INCLUSION OF RYE IN BROILER DIETS
At the last BOKU SYMPOSIUM in Vienna, our colleagues presented trial results which underline the positive effects of our feed additives. The poster of Dr. Daniel Berghaus focused on the inclusion of rye in broiler diets as an interesting alternative feedstuff in the regard of increasing summer drought and uncertain crop yield expectations. Nevertheless, due to the high amount of non-starch polysaccharides, the inclusion of rye in broiler diets poses the risk of intestinal bacterial overgrowth, of e.g., Clostridium perfringens, leading to the disruption of tight-junction proteins and predisposition for necrotic enteritis.
Two feeding trials with each 360 broilers allocated to three dietary treatments were conducted to study whether the fungal fermentation product MAXFERM/Pro could mitigate the negative effect on growth performance and tight-junction protein expression and thus on gut barrier function of rye containing diets simultaneously lowered in crude protein content.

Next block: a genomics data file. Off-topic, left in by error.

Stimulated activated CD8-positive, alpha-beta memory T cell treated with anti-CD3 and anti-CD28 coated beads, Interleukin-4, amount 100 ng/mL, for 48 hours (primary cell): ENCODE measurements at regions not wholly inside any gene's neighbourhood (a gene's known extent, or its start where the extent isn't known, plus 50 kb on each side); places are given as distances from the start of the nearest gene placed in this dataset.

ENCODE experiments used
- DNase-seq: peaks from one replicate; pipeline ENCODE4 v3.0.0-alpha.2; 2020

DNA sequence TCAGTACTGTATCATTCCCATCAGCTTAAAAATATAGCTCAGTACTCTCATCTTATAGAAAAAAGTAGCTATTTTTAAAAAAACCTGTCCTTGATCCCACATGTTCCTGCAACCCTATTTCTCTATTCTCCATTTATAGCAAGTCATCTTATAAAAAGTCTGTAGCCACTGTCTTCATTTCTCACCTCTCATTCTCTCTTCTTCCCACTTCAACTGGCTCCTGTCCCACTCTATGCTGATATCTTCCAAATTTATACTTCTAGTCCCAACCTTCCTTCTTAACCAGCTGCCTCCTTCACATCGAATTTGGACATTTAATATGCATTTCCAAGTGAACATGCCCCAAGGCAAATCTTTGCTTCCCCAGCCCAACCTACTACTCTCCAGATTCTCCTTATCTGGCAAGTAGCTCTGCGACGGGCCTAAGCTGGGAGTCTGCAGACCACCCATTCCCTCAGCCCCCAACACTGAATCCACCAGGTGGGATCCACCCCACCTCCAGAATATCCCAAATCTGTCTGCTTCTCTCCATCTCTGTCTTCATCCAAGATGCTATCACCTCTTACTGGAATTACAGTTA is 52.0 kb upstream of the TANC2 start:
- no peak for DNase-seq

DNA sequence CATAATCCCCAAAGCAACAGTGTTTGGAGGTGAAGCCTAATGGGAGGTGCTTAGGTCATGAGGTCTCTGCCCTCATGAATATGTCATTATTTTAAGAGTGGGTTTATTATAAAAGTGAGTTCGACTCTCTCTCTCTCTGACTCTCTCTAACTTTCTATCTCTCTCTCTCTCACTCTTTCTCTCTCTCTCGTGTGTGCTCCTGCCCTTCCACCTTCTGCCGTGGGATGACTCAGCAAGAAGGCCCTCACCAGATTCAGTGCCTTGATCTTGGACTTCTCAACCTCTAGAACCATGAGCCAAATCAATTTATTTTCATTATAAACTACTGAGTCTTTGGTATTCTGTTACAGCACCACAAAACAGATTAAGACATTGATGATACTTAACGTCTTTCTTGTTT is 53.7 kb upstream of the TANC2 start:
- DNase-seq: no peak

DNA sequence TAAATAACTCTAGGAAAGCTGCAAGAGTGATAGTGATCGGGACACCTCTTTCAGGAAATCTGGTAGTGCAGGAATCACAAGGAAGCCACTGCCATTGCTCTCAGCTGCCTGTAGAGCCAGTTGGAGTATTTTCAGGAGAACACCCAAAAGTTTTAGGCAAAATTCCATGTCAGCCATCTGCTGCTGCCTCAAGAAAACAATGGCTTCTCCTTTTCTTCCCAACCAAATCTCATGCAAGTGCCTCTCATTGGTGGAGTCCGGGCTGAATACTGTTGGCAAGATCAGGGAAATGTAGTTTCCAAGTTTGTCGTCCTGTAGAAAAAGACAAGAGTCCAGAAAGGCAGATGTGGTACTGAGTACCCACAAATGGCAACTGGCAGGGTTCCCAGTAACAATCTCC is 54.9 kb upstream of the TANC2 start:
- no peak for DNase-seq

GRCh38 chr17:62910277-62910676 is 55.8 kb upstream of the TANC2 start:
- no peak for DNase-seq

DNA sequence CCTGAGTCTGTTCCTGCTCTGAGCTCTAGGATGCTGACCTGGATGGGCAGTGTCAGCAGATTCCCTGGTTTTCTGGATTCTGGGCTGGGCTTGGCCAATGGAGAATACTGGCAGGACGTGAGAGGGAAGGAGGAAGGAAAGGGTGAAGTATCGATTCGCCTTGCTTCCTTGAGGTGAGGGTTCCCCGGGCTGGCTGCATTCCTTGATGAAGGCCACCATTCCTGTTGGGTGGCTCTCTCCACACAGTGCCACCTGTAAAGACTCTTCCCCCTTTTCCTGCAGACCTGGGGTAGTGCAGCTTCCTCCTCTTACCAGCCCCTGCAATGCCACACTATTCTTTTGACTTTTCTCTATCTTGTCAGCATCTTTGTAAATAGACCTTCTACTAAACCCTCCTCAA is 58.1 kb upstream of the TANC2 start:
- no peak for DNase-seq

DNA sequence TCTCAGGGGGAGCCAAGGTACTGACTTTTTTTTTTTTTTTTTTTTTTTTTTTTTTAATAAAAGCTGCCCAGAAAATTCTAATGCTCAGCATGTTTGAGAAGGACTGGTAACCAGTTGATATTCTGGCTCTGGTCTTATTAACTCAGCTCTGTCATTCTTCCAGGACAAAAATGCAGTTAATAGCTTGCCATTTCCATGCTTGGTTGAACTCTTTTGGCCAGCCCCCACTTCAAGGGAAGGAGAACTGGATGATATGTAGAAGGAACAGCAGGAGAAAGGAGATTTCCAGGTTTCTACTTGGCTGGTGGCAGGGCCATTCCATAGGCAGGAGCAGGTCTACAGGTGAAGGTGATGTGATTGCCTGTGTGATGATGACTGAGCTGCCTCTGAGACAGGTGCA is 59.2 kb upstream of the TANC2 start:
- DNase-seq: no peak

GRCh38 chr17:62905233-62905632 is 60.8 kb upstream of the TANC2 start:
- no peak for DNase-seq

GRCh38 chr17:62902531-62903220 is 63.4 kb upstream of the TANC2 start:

Figure 1. Effect of dietary treatments on the broiler’s nitrogen utilization efficiency from d 1 to 35.
Error bars represent SEM (P < 0.05).
Figure 2. Effect of MAXFERM/Pro on the expression of tight-junction proteins in an IPEC-J2 cell culture.
Results showed a significant improvement in average daily gain and feed conversion ratio in the treatment group compared to the negative control, while nitrogen utilization efficiency was improved (Figure 1). In addition, the inclusion of MAXFERM/Pro showed an upregulating effect on tight-junction protein gene expression under challenge conditions, as shown in an IPEC-J2 cell culture (Figure 2). By improving nutrient availability and gut barrier function, the use of MAXFERM/Pro enabled replacing corn with rye while reducing soybean meal consumption without compromising broiler growth performance and feed efficiency. If you like to read more about MAXFERM/Pro, click on the button below!